A Historical Perspective

Plato was an early Greek philosopher, mathematician, and writer. He was born in Athens, Greece between 429 and 423 BC. He was born into one of the wealthiest families in Athens (http://www.iep.utm.edu/plato/). While Plato’s father died at a young age, his mother remarried to Pyrilampes, a friend of the influential statesman and general of Athens, Pericles. Thus, from a young age Plato was well connected with the political elite. Worth noting, Plato’s birth name was Aristocles. However, he gained the nickname "Plato," which means broad, from his wrestling coach, because of his broad build.

Plato served in the military from 409 BC to 404 BC during the Peloponnesian War. When the war ended, he joined the Athenian oligarchy, the Thirty Tyrants (http://www.egs.edu/library/plato/biography/). His uncle Charmides, was one of the leaders of the Thirty Tyrants. However, Plato opted to leave the group due to his disagreement with the Tyrants use of violence. Once democracy was restored to Athens in 403 BC, Plato along with his two older brothers went to study under Socrates. Under Socrates, Plato began to focus on studying questions of virtue and formation of a noble character. However, after studying under Socrates for only four years, in 399 BC Socrates was sentenced to the death penalty for "...capital crimes of religious impiety and corruption of youth..." (http://library.thinkquest.org/18775/plato/biop.htm).

It was Socrates’ death that led toward Plato’s distaste and disenchantment with political regimes. Plato was convinced that he didn’t want to participate in Athenian politics and decided to travel the world with his friend Euclides. During a span of twelve years, he visited Megara, Theodorus in Cyrene, Pythagoreans in Italy, and scholars in Egypt. His travels exposed him to philosophy, geometry, geology, astronomy, and religion (http://www.egs.edu/library/plato/biography/). Inspired by what he learned while abroad, Plato returned to Athens and founded a school on land that was once owned by Academus. Thus, Plato rightfully named his school the Academy. It is often referred to as the first University in Europe. He hoped that the academy would provide thinkers a place to work on ideas of how to better govern Athens.

Throughout the rest of his life, Plato wrote about his theories and philosophies. The most famous of his writings is titled the Republic. The Republic focuses on issues such as justice, courage, and wisdom. In addition, he sought to answer questions about how to live a good life, and wondered about an ideal governmental state. Much of the Republic focuses on how to fix what Plato perceived was wrong with Athenian politics. In fact, it can be said that the Republic, "...is history’s first consultant’s report to leaders about an organization that was failing" (Sims, 2011, p.7). While the Republic is a fascinating dialogue for its emphasis on leadership topics, it is also important for those studying the formation of knowledge and education. Plato’s thoughts on how citizens should be educated, lays the foundation for experiential education.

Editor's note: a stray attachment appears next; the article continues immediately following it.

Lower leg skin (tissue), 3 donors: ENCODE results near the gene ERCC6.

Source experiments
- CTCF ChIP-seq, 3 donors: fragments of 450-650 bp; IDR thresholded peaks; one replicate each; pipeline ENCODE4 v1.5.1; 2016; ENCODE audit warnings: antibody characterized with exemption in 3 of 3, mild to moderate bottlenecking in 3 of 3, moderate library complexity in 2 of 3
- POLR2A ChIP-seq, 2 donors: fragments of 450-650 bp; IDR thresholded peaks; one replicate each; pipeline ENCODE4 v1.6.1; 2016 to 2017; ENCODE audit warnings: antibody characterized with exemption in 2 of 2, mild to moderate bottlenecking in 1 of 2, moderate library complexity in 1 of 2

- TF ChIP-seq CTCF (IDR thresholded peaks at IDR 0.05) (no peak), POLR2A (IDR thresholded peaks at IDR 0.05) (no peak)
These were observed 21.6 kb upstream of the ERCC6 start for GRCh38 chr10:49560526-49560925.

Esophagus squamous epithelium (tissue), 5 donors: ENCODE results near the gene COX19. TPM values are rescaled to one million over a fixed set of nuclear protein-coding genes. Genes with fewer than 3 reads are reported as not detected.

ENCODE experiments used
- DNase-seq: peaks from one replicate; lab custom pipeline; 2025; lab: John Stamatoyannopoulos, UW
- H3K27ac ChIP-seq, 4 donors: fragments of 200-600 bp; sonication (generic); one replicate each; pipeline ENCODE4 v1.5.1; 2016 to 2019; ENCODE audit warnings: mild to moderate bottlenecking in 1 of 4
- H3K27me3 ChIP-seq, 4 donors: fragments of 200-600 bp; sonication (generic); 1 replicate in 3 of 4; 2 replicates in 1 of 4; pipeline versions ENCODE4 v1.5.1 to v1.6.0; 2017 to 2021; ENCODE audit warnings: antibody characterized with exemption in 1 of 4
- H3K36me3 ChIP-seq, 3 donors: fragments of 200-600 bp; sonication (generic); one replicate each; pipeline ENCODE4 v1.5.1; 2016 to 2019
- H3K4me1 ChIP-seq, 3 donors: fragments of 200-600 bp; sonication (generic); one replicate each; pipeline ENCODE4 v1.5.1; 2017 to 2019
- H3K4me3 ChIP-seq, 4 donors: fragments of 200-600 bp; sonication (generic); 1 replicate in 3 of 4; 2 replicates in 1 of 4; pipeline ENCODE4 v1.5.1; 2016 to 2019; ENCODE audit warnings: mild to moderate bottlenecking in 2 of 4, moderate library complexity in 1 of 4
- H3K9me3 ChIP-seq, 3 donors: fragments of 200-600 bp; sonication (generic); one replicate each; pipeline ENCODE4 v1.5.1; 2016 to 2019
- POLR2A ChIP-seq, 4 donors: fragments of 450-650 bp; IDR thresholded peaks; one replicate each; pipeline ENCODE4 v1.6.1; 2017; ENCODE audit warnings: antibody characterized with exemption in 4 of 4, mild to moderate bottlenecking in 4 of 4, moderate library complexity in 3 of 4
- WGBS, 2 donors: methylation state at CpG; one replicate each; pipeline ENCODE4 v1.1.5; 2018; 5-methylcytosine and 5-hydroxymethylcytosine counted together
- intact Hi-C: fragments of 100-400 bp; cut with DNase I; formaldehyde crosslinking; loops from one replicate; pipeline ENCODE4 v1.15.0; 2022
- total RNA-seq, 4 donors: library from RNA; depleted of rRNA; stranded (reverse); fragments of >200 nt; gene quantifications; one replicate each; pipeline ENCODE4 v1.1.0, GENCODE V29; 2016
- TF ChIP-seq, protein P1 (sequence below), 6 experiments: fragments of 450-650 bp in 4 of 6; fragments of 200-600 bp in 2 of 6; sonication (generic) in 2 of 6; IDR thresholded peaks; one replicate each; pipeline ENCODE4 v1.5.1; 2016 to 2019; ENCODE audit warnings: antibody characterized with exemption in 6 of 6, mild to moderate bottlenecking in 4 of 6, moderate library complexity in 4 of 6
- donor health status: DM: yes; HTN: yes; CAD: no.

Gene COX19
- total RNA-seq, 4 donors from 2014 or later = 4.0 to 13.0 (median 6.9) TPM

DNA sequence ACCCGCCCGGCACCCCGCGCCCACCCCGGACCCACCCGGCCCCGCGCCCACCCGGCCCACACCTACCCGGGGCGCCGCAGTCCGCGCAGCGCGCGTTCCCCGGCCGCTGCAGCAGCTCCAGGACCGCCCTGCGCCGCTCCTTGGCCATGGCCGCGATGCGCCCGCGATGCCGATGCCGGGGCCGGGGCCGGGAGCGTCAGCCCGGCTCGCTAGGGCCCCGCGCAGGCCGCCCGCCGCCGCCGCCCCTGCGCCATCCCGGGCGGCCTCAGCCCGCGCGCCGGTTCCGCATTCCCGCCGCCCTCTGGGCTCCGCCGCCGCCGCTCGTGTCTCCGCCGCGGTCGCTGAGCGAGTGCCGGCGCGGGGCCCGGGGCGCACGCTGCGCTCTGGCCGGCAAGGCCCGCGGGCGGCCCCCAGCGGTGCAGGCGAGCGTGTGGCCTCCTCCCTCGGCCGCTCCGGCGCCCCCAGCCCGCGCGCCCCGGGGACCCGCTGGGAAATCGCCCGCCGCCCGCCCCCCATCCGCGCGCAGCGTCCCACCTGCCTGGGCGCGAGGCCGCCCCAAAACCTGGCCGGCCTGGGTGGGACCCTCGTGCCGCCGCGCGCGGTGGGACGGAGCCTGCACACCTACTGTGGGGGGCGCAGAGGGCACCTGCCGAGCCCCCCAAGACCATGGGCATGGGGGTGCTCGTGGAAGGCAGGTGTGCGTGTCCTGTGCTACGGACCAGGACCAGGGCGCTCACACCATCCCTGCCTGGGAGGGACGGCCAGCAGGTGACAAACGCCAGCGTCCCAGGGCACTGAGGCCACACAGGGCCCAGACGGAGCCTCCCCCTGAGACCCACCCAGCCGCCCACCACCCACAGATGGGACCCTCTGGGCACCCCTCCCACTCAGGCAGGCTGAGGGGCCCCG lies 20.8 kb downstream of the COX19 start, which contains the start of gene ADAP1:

Thus, when tracing experiential education through a historical perspective, it is essential to start with Plato. In fact, most academics agree that modern day understanding of experiential education can be traced back to Plato. Plato’s writings effectively illustrate the AEE’s definition since his teachings were "purposefully engaged in direct experience and focused reflection". He is often considered a humanist because of his beliefs that knowledge is innate.

Worth note is Plato’s belief that leisure was epitomized through reflection, exercise, and studying. Plato recognized that there were three parts to every person: body, mind, and spirit. In order to really be an educated individual, people needed to be able to bring balance to all three parts. He believed that true education involved merging the body, mind, and spirit. Therefore, rather than believing that the body and mind needed to be trained separately, Plato thought "...to ensure a proper harmony between energy and initiative on the one hand and reason on the other...anyone who can produce the perfect blend of the physical and intellectual sides of education and apply them to the training of character, is producing harmony of far more importance" (Smith and Knapp, 2011, p. 19). The dualism of body, mind, and spirit is a common theme throughout the history of experiential education. An understanding of the balance of the physical with the soul is essential to understanding how experiential education evolved over time. This idea will be revisited throughout this paper.

Plato believed the guardians, what he called the class of ruling elite (e.g. kings and governors), was defined as people who are eager to learn and had a thirst for knowledge and wisdom. The guardians were responsible for taking on the role of the teacher, and teaching the young. They would teach the young how to balance the body, mind, and spirit. Guardians had control of what students learned and therefore, when comparing Plato’s philosophies to today’s learning once can assume that the teacher guides learners through experiences to help them find balance. As previously noted, the AEE defines experiential education as "...a philosophy and methodology in which educators purposefully engage with learners in direct experience and focused reflection in order to increase knowledge, develop skills and clarify values" (AEE, 2011). Therefore, when comparing the AEE definition of experiential education with Plato’s style captures learners through both "direct experience" and "focused reflection". However, Plato’s ideology also illustrates "clarifying values". The philosopher king leads helps people clarify values by showing them the path to enlightenment and understanding.